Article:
Burn pit bill reaches beyond the pits, helping generations of veterans

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Millions of veterans — including thousands in Minnesota — are carrying a lighter load knowing the president will soon sign a historic bill addressing their healthcare.

The PACT Act, also known as the burn pit bill, passed both the U.S. House and Senate in bipartisan fashion. President Joe Biden called the PACT Act the “biggest expansion of benefits for service-connected health issues” in 30 years, adding that it’s the largest bill ever addressing exposure to burn pits.

Those burn pits, according to veteran advocates, have caused rare respiratory conditions and cancers with service members who served in Iraq and Afghanistan. Veterans have faced challenges getting coverage for those related illnesses, but this bill will change that, impacting about 3.5 million veterans across the nation.

RELATED: Minnesota leaders respond to Senate’s passage of bill to aid vets exposed to toxic burn pits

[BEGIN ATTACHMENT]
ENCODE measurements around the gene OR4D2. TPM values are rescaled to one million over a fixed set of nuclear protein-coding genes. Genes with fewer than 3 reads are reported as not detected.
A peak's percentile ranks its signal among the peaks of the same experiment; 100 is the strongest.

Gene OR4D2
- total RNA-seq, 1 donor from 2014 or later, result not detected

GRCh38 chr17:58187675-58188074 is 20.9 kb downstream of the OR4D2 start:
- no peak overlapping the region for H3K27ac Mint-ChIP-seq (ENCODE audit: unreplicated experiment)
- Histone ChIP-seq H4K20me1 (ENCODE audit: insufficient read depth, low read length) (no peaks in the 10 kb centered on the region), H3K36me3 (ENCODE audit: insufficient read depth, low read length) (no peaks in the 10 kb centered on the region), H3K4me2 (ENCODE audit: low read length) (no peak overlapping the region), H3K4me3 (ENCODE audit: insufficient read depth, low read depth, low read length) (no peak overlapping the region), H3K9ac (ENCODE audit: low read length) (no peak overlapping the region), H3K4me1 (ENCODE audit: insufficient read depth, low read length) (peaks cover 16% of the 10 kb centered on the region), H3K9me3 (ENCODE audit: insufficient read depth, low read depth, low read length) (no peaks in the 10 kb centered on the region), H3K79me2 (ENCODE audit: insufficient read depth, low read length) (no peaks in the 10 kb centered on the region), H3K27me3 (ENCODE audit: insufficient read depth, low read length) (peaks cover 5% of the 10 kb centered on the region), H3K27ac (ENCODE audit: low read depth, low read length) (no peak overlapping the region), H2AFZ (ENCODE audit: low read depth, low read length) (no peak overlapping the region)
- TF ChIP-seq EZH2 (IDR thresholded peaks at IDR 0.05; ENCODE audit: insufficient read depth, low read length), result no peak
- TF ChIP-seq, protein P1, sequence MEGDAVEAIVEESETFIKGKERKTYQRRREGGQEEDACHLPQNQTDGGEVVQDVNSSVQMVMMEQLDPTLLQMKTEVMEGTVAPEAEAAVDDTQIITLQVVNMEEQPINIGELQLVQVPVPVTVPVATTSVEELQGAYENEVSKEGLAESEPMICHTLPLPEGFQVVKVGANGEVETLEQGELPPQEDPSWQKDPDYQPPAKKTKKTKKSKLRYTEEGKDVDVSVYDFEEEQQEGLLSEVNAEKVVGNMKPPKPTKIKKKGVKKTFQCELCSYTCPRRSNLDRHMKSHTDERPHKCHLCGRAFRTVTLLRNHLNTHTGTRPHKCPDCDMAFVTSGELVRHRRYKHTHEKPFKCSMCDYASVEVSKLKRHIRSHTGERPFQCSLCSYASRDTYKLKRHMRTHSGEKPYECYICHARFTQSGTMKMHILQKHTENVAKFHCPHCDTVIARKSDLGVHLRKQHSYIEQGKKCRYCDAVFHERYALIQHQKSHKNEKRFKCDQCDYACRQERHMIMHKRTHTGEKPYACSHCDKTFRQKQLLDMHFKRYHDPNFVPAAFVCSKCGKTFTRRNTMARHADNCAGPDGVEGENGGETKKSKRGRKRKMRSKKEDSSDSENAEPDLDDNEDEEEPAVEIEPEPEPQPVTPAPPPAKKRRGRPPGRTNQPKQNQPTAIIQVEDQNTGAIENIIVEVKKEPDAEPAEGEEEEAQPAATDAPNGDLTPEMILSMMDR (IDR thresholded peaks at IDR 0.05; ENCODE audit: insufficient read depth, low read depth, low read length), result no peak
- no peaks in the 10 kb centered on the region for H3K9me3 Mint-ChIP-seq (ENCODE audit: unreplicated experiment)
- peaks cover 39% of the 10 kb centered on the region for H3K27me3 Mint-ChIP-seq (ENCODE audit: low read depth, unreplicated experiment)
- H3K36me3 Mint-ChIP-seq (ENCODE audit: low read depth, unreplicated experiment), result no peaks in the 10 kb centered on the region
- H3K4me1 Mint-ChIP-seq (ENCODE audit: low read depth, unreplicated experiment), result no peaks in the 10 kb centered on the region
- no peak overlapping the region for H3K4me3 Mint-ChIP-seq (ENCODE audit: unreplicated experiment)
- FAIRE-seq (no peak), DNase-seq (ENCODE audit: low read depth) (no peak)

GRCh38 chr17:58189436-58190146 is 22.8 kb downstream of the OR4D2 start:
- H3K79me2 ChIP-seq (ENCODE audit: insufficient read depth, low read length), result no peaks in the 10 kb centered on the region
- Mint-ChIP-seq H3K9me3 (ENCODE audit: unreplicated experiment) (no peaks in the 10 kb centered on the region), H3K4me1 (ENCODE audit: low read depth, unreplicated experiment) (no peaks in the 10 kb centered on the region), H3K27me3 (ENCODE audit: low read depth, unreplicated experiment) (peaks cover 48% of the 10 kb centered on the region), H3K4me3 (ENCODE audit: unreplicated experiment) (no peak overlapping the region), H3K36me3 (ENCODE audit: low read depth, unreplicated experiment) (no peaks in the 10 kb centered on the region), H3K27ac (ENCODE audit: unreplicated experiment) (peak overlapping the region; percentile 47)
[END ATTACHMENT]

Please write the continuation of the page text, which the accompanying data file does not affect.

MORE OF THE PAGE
“I do believe it’s the right thing to do,” Larry Herke, commissioner of the Minnesota Department of Veterans Affairs said. “It’s overdue for all veterans.”

Herke expects the PACT Act to benefit about 150,000 veterans in Minnesota.

Hundreds of thousands of Vietnam War-era veterans and survivors also stand to benefit from the legislation. The bill adds hypertension, or high blood pressure, as a presumptive disease associated with exposure to Agent Orange, an herbicide used to clear brush.

“I feel bad for some of the veterans that served in the ’60s and ’70s, [this] is now catching up to them and making it right for them,” Herke said.

One of those Vietnam vets — whose voice you can hear every Sunday morning on your AM radio dial — is Tom Lyons, host of Minnesota Military Radio.

“There’s a lot of veterans I know that I’ve interviewed that are having real serious issues from [burn pits],” Lyons told 5 EYEWITNESS NEWS.

“And I think I can speak for most of my generation of Vietnam veterans, we don’t want them to have to go through what we went through,” Lyons added about the struggles to get coverage for service-connected health issues.

While Lyons says he’s been fortunate to have care over the years for his hypertension and diabetes that he feels he developed because of his service. Now, with the passing of the PACT Act, he said his first episode will focus on how veterans can receive the care they deserve.

“Helping other veterans and their families is where I find the most pleasure,” Lyons added with a smile.

If you’re a veteran, information on your health and disability benefits can be found on the MNVA website.

Reaching out to your county’s Veteran Service Officer is another avenue for veterans.